Because of the new flexibility in the proposed IRS rules, Makarovskiy says, he’s heard of a number of professional groups such as law firms considering market rate cash balance plans.
“There are many firms interested in these plans,” he says. “We don’t have final regulations and sometimes that scares employers away because they want to wait until things are final. Smaller firms can move more quickly.”
While Mercer doesn’t typically work with smaller employers, he says there appears to be an interest among firms that have highly compensated employees who often tap out their annual contributions to their 401(k) plans.
Others predict spikes
A new white paper from Pentegra Retirement Services shows that a number of factors and economics have changed to the benefit of DB plans. For instance, historically low interest rates — which cause plan liabilities to increase as they drop — appear to have nearly hit the bottom and are poised to begin growing, which is a plus in the DB market.
“Underlying macroeconomic trends such as the 30 year bull market in bonds, the decade-long stagnation in the equity markets and the lack of viable options to extend duration for pension investment managers all exhibit signs of changing for the better,” says Rich Rausser, senior vice president of client services at Pentegra,
While there’s no question that the new rules provide more flexibility for cash balance plans, Sansone says the industry is still in a holding pattern. The IRS earlier this year held off on final regulations and may not introduce them until 2013 or even 2014.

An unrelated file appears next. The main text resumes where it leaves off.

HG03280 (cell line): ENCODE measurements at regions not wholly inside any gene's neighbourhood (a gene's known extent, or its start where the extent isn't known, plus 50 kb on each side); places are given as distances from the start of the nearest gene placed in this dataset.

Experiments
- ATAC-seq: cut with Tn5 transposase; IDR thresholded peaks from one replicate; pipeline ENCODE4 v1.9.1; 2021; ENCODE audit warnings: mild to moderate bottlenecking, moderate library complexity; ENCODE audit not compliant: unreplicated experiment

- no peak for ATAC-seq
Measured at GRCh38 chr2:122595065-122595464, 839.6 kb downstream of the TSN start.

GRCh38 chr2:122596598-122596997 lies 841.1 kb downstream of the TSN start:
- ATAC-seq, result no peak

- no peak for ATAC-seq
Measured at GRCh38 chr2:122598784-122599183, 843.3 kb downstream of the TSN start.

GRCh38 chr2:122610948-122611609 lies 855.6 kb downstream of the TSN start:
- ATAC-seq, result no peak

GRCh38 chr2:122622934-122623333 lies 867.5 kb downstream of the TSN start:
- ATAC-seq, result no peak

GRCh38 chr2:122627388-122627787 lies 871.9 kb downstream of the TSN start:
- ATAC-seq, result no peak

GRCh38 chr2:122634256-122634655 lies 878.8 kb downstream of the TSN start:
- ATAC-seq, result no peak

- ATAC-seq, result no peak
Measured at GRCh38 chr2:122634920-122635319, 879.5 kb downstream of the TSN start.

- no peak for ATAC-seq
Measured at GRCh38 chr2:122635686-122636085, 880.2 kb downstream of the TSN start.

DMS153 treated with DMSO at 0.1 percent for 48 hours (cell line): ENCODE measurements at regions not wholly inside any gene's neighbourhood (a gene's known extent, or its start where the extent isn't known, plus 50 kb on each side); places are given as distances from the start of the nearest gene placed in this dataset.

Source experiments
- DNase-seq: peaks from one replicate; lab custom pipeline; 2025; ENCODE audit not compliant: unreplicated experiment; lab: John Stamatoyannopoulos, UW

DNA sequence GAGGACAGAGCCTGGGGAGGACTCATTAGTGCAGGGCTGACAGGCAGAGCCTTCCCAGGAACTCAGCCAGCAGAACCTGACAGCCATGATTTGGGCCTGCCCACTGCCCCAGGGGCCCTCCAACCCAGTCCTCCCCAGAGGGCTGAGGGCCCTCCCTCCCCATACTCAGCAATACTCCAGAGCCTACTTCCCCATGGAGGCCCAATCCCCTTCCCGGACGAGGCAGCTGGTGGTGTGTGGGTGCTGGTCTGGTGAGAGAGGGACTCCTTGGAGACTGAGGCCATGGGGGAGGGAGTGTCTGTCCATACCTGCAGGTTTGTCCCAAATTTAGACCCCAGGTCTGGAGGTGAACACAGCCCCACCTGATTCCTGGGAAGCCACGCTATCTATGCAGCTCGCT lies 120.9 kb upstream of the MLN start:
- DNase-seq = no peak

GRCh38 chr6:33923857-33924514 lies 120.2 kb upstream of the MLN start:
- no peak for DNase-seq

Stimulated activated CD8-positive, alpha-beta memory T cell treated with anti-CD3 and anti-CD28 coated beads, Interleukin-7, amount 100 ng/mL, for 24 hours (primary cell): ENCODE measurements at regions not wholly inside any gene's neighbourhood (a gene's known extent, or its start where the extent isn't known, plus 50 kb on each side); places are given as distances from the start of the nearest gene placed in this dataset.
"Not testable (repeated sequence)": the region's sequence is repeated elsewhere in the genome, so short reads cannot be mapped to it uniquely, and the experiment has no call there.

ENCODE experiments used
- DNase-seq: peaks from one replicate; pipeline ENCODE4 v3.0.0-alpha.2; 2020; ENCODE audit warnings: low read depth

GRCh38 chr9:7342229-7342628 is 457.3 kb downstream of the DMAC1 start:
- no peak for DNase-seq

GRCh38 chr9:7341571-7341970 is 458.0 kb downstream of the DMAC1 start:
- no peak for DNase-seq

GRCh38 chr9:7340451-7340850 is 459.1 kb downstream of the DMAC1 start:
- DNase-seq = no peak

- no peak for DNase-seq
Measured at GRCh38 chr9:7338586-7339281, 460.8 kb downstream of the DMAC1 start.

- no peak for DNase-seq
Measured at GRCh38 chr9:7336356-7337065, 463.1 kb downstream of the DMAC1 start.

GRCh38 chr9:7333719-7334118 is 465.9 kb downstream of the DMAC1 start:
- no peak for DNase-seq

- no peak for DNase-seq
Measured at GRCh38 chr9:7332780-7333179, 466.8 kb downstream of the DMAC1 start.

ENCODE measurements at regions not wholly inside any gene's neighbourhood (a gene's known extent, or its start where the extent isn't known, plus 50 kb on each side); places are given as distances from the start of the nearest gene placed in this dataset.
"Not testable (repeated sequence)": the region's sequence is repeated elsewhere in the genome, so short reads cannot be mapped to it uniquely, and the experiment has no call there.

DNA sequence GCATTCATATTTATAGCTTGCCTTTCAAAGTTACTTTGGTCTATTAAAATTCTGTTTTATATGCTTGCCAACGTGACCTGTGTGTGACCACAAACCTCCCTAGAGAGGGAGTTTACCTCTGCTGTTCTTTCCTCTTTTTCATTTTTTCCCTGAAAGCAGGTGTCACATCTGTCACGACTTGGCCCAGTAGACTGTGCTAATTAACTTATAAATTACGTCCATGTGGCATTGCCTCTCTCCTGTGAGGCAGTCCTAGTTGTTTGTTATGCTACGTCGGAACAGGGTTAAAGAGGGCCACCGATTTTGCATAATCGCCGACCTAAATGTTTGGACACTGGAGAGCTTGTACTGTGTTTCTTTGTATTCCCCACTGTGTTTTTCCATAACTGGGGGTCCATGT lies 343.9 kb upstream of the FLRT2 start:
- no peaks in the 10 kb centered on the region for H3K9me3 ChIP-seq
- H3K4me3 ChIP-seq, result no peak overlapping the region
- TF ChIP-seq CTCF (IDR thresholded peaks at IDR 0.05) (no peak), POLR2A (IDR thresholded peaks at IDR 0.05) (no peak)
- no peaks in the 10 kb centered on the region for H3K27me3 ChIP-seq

Sansone says that many in the industry spent months evaluating and testing the IRS’ conclusions and determined there are still some challenges to those formulas. While in many cases, these calculations are an improvement, he says the industry still felt that additional clarification from the IRS was needed.
Sansone says a few employers have adopted the proposed regulations’ scenarios — but only in carefully scripted scenarios.
While there are clearly opportunities for RIAs, he points out that these investment vehicles have to be managed prudently and carefully.
“Cash balance plans don’t have the luxury of riding out the market cycle like the 401(k) palns do,” Sansone says. “That’s what makes it very challenging for advisors to manage these assets. Advisors turn to specialist asset management firms to help them. Advisors’ clients need to hear this story. It doesn’t always work because of the demographics, but the advisor needs to tell the story.”
ERISA attorney Jason Roberts thinks there’s a great deal of opportunity in these plans, but urges RIAs to be cautious because of the complexities involved.
“This is really complex,” he says. “You want to make sure your clients understand your role and the potential penalties involved. The plan needs to be managed properly. You don’t want to have a business owner with their own agenda, because then the next thing you know someone is pointing the finger at you. The documents need to detail exactly what you are responsible for and what you’re not responsible for.”